Nicotine levels in newborn shock medical team

The child, weighing 2.4kg, had to be immediately placed on a ventilator as his health rapidly deteriorated

Representative image (Photo: IANS)
Representative image (Photo: IANS)


A seemingly routine birth at a hospital in Mehsana took a perilous turn when a newborn, delivered through a caesarean section, failed to cry and turned blue.

The child, weighing 2.4kg, had to be immediately placed on a ventilator as his health rapidly deteriorated.

In a desperate attempt to save his life, doctors transferred him to a tertiary neonatal hospital in Ahmedabad.

Initially presumed to be a case of asphyxiation at birth, the medical team discovered something unexpected.

The newborn's critical condition was attributed to extremely high levels of nicotine in his bloodstream, stemming from his mother's addiction to tobacco.

Shockingly, the child's nicotine levels were 3000 per cenr above the permissible levels for adults, measuring 60 ng/ml.

Expressing remorse, the mother reflected on her habits, saying, "In our village, both men and women regularly consume tobacco. I started consuming tobacco when I was 15. I never realized that the habit could jeopardize my child's health."

The child's father, also addicted to "mawa," vowed to quit the habit, recognizing the risks it posed to his family's well-being.

"When the child came to us, he appeared to be a healthy child who had fallen into a coma. While he was initially diagnosed with birth asphyxia, his symptoms did not align with typical cases, as he showed no signs of neurological damage." said Dr. Ashish Mehta, a senior neonatologist, who described the situation.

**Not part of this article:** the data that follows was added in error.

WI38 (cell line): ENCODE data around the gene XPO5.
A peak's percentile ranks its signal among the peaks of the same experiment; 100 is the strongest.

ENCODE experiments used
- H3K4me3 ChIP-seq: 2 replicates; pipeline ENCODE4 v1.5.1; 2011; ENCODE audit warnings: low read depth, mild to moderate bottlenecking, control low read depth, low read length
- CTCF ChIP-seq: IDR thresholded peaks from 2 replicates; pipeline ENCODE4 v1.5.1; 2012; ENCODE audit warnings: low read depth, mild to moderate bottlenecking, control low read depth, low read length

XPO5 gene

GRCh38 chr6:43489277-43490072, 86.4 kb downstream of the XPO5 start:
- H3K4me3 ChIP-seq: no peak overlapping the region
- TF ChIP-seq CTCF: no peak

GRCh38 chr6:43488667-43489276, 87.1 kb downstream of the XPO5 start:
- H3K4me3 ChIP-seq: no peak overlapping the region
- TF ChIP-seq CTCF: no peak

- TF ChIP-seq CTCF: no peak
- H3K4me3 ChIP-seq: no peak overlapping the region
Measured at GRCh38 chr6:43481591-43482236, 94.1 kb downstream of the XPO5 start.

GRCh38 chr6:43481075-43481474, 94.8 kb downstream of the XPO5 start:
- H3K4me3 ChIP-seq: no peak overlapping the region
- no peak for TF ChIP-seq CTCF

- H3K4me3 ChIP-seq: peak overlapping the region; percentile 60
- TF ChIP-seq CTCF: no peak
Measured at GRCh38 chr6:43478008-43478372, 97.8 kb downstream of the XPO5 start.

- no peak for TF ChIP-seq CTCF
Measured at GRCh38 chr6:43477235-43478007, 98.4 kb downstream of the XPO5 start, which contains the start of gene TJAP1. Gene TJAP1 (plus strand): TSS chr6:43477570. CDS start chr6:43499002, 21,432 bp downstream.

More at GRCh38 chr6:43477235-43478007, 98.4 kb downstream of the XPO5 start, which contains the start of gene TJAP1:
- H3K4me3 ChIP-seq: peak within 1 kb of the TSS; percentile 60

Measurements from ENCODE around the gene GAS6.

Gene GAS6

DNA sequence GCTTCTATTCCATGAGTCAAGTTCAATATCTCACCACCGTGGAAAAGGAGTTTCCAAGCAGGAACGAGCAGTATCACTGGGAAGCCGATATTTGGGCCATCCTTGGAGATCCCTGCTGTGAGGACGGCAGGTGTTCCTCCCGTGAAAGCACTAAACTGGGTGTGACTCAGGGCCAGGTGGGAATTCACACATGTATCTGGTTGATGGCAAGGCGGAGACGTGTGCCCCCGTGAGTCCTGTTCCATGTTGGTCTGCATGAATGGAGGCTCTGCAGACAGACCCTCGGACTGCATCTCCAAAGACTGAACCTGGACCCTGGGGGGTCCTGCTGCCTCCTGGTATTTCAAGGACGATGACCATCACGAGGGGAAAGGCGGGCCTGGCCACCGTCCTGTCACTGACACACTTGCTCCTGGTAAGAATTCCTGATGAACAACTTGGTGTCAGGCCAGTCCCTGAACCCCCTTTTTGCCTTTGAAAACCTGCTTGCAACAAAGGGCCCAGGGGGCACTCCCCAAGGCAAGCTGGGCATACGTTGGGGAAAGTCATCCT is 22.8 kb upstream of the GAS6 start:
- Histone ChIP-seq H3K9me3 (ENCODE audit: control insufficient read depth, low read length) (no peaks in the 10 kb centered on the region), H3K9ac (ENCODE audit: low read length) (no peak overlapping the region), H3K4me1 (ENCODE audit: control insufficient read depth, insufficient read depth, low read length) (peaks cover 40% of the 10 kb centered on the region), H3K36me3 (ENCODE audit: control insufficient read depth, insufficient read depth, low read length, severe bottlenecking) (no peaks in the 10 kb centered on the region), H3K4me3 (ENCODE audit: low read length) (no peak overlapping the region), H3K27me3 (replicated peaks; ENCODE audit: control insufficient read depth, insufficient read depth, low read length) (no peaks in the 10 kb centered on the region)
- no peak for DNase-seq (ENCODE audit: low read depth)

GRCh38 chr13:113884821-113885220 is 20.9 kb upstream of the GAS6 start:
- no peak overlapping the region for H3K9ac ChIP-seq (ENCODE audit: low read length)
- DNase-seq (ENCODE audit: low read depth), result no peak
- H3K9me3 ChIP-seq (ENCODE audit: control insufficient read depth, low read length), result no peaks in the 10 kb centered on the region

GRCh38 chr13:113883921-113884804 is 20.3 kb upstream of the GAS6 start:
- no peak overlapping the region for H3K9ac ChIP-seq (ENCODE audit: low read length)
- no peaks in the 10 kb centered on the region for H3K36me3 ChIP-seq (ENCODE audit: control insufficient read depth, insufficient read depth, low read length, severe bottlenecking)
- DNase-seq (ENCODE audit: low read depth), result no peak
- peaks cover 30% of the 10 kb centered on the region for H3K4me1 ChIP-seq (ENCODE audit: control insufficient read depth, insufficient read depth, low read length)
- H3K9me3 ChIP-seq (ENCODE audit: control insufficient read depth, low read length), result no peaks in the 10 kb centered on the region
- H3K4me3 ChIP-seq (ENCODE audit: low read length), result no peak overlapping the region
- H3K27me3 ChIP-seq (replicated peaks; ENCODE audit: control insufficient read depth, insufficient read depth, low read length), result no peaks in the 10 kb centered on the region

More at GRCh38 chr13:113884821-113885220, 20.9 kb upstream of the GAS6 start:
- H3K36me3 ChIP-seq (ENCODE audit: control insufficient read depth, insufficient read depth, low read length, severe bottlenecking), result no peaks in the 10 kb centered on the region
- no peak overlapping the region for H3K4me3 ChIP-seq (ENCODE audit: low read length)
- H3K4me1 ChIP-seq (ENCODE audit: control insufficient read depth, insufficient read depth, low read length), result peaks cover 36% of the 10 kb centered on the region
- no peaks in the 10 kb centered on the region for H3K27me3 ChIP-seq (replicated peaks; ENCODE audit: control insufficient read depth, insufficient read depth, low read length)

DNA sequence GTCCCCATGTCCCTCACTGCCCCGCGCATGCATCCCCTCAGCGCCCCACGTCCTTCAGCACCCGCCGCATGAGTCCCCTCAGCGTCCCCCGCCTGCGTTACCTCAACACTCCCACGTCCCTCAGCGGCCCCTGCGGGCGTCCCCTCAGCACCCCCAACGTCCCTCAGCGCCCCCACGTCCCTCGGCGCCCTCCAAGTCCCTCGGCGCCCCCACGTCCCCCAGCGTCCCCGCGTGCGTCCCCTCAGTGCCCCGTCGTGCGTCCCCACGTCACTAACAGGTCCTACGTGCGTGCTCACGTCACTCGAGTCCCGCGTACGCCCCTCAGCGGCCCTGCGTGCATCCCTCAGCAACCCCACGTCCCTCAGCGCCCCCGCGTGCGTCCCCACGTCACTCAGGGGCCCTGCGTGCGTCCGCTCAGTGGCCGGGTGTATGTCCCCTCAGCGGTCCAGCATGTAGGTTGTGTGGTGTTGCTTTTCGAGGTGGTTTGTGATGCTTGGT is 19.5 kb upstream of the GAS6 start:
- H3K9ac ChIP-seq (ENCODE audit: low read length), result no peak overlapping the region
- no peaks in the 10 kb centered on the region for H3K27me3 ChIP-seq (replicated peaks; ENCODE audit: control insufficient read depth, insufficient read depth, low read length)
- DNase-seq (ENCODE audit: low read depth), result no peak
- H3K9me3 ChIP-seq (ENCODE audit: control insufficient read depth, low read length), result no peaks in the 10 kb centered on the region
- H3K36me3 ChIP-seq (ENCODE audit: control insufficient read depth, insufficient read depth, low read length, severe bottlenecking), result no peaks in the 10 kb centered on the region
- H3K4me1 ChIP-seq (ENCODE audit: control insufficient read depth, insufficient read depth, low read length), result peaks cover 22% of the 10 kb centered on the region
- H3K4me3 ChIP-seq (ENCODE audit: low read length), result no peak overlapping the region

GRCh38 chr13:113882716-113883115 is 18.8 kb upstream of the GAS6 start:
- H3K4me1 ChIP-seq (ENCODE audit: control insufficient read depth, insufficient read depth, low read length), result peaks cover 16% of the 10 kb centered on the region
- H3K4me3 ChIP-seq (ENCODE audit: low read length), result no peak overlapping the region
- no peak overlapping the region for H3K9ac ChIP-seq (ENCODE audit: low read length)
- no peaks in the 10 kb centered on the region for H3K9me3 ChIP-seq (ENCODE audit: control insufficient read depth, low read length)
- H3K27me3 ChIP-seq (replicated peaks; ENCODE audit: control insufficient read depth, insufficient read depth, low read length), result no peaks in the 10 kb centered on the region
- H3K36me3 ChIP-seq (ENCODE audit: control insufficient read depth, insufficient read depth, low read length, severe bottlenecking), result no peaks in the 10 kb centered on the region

To unravel this medical mystery, the medical team delved into the child and mother's history. They discovered that the mother, unknowingly, had been exposing her fetus to high nicotine levels by frequently consuming tobacco in sachets or raw form, which she purchased from local pan shops.

She chewed tobacco approximately 10-15 times a day, unaware of the danger it posed to her unborn child.

Gujarat, known as the epicenter of oral cancer, grapples with the widespread addiction to chewing tobacco. According to the National Family Health Survey 5 conducted in 2020, 41 per cent of men and 8.7 per cent of women in the state consume tobacco.

Alarmingly, this addiction is now affecting newborns. After five days of treatment, the child showed signs of recovery and was discharged. Dr Mehta consulted international experts who emphasized the immense benefits of breastfeeding, advising the mother to abstain from tobacco while nursing.

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